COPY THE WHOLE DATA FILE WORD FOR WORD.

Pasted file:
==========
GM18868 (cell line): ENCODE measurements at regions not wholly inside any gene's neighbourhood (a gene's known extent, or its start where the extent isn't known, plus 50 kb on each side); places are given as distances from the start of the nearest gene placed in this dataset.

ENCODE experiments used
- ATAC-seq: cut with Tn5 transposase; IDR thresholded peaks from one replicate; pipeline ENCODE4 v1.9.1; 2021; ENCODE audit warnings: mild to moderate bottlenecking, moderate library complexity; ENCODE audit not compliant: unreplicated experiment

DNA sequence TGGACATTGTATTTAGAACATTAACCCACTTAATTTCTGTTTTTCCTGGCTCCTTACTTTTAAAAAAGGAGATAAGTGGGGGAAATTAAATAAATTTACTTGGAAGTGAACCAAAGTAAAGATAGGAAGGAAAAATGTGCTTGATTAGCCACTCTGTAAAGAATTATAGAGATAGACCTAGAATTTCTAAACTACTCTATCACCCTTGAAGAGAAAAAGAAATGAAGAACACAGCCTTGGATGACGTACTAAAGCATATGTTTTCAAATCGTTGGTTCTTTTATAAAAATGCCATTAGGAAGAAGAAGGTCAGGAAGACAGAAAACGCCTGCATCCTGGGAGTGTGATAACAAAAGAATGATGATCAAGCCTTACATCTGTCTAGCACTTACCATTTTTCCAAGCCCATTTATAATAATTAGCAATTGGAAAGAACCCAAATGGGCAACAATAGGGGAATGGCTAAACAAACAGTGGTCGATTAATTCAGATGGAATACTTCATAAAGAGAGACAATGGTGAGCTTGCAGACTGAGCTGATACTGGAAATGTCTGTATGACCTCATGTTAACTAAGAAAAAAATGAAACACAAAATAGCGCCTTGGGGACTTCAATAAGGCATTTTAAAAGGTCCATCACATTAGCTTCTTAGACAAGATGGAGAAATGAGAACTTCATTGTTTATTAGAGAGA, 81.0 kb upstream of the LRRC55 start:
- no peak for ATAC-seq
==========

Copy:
GM18868 (cell line): ENCODE measurements at regions not wholly inside any gene's neighbourhood (a gene's known extent, or its start where the extent isn't known, plus 50 kb on each side); places are given as distances from the start of the nearest gene placed in this dataset.

ENCODE experiments used
- ATAC-seq: cut with Tn5 transposase; IDR thresholded peaks from one replicate; pipeline ENCODE4 v1.9.1; 2021; ENCODE audit warnings: mild to moderate bottlenecking, moderate library complexity; ENCODE audit not compliant: unreplicated experiment

DNA sequence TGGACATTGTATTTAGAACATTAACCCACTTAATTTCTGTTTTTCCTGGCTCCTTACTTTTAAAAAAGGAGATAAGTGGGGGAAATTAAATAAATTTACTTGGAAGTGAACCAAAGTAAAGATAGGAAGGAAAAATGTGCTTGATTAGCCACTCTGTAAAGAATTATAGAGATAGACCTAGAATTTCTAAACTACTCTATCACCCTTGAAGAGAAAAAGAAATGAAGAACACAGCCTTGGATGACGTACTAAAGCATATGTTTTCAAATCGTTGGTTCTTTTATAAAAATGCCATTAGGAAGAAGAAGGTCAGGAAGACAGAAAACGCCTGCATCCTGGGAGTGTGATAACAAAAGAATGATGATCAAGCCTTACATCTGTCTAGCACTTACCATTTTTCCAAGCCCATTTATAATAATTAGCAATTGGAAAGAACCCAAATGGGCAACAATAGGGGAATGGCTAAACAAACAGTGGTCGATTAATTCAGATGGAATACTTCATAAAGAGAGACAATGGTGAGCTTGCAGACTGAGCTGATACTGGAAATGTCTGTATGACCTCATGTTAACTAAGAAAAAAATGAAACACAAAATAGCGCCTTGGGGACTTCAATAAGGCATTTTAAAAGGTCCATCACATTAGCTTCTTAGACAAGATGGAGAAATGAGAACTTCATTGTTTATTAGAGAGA, 81.0 kb upstream of the LRRC55 start:
- no peak for ATAC-seq